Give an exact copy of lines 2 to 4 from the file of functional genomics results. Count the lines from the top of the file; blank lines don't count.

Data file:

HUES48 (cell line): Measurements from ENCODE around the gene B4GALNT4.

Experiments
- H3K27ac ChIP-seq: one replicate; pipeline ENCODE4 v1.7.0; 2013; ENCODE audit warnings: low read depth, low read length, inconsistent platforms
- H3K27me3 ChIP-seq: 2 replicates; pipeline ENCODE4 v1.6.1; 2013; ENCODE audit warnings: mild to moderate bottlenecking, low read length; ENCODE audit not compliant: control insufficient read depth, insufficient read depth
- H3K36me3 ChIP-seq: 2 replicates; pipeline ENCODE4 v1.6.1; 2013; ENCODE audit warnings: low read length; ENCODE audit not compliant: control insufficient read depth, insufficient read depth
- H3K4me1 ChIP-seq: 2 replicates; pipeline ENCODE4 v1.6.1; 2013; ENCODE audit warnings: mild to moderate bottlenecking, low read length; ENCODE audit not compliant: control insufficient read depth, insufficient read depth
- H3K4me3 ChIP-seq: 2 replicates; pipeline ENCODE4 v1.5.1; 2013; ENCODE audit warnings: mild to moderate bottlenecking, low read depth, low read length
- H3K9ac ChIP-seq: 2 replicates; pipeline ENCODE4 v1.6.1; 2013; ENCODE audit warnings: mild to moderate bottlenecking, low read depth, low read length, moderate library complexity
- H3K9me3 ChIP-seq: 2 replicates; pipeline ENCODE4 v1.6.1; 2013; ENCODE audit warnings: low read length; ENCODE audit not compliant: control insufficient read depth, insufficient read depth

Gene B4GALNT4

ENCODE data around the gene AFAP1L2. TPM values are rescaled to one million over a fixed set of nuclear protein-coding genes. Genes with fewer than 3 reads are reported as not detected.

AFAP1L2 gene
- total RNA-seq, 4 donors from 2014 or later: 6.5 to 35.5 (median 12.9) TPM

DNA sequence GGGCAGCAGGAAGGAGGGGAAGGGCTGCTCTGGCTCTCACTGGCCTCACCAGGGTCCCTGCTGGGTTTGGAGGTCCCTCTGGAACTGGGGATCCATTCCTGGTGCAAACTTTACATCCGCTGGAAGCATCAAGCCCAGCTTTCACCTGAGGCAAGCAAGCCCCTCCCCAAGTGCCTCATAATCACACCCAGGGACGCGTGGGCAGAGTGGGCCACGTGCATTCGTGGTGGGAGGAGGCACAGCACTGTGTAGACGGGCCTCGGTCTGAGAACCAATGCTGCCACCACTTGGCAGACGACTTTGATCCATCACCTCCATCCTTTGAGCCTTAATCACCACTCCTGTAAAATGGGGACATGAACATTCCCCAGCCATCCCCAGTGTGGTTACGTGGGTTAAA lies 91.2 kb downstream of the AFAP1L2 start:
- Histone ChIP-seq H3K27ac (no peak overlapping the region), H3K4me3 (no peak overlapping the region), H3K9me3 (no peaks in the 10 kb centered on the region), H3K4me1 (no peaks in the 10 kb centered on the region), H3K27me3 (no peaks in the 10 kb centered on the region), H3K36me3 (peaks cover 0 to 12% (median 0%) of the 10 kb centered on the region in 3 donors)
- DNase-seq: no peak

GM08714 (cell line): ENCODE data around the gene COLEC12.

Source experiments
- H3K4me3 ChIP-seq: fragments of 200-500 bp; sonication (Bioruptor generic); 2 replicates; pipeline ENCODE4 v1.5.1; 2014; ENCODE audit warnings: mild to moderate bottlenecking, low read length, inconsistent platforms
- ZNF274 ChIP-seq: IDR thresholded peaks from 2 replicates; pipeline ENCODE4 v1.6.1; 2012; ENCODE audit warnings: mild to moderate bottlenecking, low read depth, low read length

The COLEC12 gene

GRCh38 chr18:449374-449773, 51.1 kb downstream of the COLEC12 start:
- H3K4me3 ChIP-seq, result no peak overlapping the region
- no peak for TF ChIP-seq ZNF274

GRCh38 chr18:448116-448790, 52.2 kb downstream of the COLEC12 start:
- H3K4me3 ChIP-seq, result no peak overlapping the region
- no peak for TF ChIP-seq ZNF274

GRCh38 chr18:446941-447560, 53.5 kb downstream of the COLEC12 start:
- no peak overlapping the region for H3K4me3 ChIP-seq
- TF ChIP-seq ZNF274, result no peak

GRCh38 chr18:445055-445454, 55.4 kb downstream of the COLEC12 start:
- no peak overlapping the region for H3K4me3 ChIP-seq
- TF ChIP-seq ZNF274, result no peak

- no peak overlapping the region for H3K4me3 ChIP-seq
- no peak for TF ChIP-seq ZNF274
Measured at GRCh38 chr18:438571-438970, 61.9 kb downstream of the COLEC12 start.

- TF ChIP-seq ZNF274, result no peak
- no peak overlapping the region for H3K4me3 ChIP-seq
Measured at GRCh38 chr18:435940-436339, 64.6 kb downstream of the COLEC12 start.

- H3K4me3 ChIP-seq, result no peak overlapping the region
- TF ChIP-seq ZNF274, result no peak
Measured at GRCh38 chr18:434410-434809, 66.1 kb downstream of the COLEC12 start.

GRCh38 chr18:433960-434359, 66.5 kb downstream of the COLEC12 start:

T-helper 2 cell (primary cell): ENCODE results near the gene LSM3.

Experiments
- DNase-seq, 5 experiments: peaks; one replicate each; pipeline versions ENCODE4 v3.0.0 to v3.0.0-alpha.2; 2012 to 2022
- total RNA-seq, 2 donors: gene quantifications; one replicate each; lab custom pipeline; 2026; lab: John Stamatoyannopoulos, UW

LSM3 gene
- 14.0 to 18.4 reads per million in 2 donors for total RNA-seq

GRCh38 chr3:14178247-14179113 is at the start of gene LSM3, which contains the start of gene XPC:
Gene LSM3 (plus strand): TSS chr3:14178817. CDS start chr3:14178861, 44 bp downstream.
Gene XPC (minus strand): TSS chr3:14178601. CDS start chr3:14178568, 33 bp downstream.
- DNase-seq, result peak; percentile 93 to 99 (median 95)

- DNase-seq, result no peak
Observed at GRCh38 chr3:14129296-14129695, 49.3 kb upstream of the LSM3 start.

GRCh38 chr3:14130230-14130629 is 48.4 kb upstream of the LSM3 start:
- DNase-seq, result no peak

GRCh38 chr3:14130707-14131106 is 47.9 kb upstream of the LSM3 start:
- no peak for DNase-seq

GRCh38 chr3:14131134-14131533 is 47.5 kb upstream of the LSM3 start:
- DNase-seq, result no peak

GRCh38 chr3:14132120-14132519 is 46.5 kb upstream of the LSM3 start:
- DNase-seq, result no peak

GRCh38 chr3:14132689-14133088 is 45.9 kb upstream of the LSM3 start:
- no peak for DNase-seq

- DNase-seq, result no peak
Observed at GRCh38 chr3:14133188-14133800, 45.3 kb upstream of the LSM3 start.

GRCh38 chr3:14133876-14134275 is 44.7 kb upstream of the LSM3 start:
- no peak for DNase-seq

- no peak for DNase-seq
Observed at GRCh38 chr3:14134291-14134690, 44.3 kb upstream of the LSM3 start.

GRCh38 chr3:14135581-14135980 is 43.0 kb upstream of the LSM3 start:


Experiments
- H3K27ac ChIP-seq: one replicate; pipeline ENCODE4 v1.7.0; 2013; ENCODE audit warnings: low read depth, low read length, inconsistent platforms
- H3K27me3 ChIP-seq: 2 replicates; pipeline ENCODE4 v1.6.1; 2013; ENCODE audit warnings: mild to moderate bottlenecking, low read length; ENCODE audit not compliant: control insufficient read depth, insufficient read depth